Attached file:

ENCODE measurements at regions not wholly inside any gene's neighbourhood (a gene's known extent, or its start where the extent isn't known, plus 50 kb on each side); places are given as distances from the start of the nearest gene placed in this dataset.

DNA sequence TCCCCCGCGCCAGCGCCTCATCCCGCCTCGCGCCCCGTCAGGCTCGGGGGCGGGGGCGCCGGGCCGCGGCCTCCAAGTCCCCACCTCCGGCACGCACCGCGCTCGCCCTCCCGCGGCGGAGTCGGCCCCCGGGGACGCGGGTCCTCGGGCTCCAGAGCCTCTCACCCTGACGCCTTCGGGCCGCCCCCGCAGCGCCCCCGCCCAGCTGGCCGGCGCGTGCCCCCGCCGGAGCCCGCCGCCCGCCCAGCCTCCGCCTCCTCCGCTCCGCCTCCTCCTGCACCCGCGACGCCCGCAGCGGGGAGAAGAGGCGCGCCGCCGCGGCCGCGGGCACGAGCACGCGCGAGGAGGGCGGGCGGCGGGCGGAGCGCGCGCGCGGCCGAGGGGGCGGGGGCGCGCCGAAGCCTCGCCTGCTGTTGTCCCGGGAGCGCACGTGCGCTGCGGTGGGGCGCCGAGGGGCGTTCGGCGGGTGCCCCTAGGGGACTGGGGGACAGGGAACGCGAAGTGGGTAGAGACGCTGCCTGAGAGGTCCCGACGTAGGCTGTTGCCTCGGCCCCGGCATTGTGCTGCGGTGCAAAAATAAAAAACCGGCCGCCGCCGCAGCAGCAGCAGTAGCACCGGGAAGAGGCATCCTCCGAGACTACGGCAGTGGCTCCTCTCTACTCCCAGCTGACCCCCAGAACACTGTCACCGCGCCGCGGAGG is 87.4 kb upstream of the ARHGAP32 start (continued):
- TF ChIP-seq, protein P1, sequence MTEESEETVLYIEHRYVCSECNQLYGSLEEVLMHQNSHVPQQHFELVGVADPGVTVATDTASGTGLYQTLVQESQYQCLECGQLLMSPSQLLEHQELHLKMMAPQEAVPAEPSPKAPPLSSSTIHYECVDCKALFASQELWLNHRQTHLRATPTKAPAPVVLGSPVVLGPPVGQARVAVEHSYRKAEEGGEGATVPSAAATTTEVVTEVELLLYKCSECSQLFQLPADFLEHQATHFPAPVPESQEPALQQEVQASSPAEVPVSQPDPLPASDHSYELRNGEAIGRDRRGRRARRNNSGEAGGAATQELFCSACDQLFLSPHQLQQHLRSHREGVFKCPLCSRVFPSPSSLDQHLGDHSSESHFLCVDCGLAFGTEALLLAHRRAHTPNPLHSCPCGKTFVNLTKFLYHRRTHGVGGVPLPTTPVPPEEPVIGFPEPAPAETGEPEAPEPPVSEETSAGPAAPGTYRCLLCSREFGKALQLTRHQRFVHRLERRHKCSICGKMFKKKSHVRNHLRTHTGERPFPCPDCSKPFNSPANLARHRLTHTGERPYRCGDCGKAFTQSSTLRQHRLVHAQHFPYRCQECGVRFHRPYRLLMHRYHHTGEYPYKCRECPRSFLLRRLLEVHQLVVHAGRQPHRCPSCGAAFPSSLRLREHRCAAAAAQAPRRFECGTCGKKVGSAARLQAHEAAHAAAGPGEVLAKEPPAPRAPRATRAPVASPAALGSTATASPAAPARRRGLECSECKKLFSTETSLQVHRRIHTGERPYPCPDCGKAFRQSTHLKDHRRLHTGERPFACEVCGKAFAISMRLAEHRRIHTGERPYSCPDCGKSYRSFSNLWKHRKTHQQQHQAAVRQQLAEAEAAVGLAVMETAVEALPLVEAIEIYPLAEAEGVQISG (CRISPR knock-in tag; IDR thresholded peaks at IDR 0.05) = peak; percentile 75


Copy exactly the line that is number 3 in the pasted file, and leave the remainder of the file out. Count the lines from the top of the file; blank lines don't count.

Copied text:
- TF ChIP-seq, protein P1, sequence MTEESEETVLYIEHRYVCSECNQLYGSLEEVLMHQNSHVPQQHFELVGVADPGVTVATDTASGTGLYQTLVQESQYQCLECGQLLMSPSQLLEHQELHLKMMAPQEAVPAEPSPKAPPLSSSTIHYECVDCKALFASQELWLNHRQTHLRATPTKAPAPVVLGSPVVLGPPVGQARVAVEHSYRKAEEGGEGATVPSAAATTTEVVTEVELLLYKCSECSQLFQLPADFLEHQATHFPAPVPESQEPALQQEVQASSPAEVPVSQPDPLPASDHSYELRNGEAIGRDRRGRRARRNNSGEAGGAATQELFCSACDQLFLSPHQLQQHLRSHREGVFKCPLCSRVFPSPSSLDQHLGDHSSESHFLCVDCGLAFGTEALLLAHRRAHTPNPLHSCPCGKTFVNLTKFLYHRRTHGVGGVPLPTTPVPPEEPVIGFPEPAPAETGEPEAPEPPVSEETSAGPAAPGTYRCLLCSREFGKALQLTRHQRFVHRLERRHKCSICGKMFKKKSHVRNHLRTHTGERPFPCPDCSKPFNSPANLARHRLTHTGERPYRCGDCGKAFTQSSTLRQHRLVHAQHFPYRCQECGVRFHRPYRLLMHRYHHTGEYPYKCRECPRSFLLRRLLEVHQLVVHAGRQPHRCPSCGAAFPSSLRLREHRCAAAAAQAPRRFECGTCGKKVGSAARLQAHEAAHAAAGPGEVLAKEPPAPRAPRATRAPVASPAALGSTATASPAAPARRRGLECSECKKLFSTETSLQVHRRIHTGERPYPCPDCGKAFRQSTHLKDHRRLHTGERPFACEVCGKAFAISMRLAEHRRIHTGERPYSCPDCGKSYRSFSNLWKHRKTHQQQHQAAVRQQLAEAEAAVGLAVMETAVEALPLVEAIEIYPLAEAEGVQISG (CRISPR knock-in tag; IDR thresholded peaks at IDR 0.05) = peak; percentile 75